Layering a character with socio-political reality makes them both universal and timeless, I learnt as I tried to translate these stories. There’s always a tomorrow to live for, I learnt from them. The more direct your sentence is, the more crisply is the emotion conveyed, I learnt from his sentences. The shorter the sentence is, the more it compels you to walk ahead with the characters into their lives. And, of course, from his use of language I learnt that every word we utter is a reflection of my time, my mood, my upbringing. As Shirshendu Mukhopadhyay said, Nabendu Ghosh is a writer who should be read by every aspiring writer for his grasp over the art of storytelling.
Tell us what was the perception about his writing and its impact on his peers and writers who came after him?
When Nabendu entered the frame, the towering personality of Rabindranath Tagore was no longer on the scene. There were the three Bandopadhyays – Tarashankar, Manik and Bibhuti Bhushan. The three ‘N’s – Narayan Gangopadhyay, Narendranath Mitra and Nabendu Ghosh joined them at this juncture, each with a definite voice and constituency.
On his 90th birthday, litterateur-journalist Dibyendu Palit wrote: “Nabendu Ghosh is among those frontrunners of the post-Kallol era Bengali literature who amazed with the power of their pen. His subjects were rooted in realism, his language was seeking new expressions in aesthetics. His Ajab Nagarer Kahini, Phears Lane, Daak Diye Jaai are memorable creations in the language…”
Sunil Gangopadhyay summed for the Indian PEN Society, what he wrote in reviewing Eka Naukar Jatri: “Your devotion to Bengali literature and your creativity in the language is a matter of great joy for us.”
Last year Shirshendu Mukherjee, speaking at a celebration of Nabendu’s birth anniversary at Starmark said, “Nabendu Ghosh was a ‘star’ among those writing in1940-1950s. He lived a long life — he passed away when he was nearing 91 — and almost until he went away, he was writing. My attraction for his work was formed when I was a teenager reading world literature. There were two names I admired very much Norwegian Nobel laureate Knut Hamsun (1859-1952); and Austrian Stefen Zweig (1881-1942), the most popular novelist of his time. Anyone who read him can’t forget his style of writing. In my view, Nabendu Ghosh shared his trait of riveting storytelling with Zweig. The same focused development of a plot shorn of every trivial and expendable branch, razor sharp emotions, whirlwind passion — I feel writing itself was a passion for him. He did not write with his head alone, his heart bled for the human condition. This I can say without exhausting the considerable list of his writings — 28 novels, 18 anthologies of short stories.”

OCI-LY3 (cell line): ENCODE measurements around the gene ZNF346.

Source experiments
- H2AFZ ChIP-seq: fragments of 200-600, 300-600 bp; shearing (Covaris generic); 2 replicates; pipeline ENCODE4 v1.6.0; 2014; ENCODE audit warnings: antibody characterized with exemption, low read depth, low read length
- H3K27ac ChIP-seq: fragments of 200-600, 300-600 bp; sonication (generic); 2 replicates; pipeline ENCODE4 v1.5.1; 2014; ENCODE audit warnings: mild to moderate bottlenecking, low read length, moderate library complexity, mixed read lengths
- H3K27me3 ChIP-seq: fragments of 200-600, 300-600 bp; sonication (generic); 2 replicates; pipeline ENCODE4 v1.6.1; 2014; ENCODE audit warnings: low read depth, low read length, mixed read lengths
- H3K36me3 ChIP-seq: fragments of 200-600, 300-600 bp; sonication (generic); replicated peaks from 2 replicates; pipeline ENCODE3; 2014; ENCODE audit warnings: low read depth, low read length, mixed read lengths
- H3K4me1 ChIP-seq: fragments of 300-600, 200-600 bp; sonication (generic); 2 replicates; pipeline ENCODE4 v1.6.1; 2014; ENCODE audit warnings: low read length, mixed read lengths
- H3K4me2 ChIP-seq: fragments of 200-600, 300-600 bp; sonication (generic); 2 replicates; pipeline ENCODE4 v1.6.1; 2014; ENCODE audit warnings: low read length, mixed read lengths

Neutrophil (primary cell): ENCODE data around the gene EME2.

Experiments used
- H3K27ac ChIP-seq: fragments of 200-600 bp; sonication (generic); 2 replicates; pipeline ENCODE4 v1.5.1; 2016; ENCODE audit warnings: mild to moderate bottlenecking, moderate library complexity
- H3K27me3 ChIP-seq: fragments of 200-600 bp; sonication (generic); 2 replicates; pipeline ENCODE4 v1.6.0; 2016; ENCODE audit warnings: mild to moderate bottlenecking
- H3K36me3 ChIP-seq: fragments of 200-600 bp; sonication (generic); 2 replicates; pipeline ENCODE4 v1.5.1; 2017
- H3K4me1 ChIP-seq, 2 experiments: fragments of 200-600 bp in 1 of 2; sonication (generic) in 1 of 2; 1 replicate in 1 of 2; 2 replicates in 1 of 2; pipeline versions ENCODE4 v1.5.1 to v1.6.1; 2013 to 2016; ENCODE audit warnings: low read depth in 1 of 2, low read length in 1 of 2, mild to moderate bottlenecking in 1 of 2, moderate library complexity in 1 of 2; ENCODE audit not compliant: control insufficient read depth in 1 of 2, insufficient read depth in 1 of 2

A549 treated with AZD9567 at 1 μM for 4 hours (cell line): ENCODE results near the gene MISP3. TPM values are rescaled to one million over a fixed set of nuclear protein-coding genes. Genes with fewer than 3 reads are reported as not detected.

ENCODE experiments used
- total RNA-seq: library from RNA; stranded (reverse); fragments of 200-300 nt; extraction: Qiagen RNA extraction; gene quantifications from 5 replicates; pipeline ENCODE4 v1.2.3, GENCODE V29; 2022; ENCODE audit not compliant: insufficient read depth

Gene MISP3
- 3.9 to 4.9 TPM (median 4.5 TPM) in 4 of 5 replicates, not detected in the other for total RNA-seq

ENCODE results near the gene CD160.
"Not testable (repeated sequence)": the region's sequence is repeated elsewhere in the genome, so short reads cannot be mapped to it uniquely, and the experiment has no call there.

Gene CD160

Shirshendu also talked about Nabendu’s remarkable use of language. “One of his stories starts with a word, “Bhabchhi — (I’m) Thinking.” It is a single word that is also a complete sentence, and it has been used as a paragraph in itself. Not many writers of his time were into such experiments. Even some doyens of Bengali literature did not accept to set out on this adventure. Nabendu Ghosh did. He stood apart from his contemporaries in this respect. A part of his mind always ticked away, thinking of how his characters would speak. This has to be done – this tinkering with structure, altering of syntax, or adding to the vocabulary. Words from so many languages — Arabic and Persian and English – have filtered in and become a part of the Mother Language as we speak it today.
“Nabendu was always pushing the boundaries of the language – but he had an amazing sense of the optimum in this matter: he never overdid it. One of his stories, Khumuchis, explores the secret language used by pickpockets. Bichitra Ek Prem Gatha (A Wondrous Love) – published to mark 2550th year of Buddha — uses language that is closer to Prakrit, in that it is devoid of any word that would not have existed before the advent of Islam. He always put a lot of thought into how the characters would speak. This added to the readability of his stories and quickened the pace of the narrative. They were all so racy!
“And this is why he never dated. His writing is the stuff that makes a story universal, eternal. For today’s readers he is a lesson in how to write — they can master how to write a narrative that flows like a boat down a rapid stream. In terms of language, structure, characters and situation, he is a writer who would be relevant to the young readers of not only Bengali but worldwide.”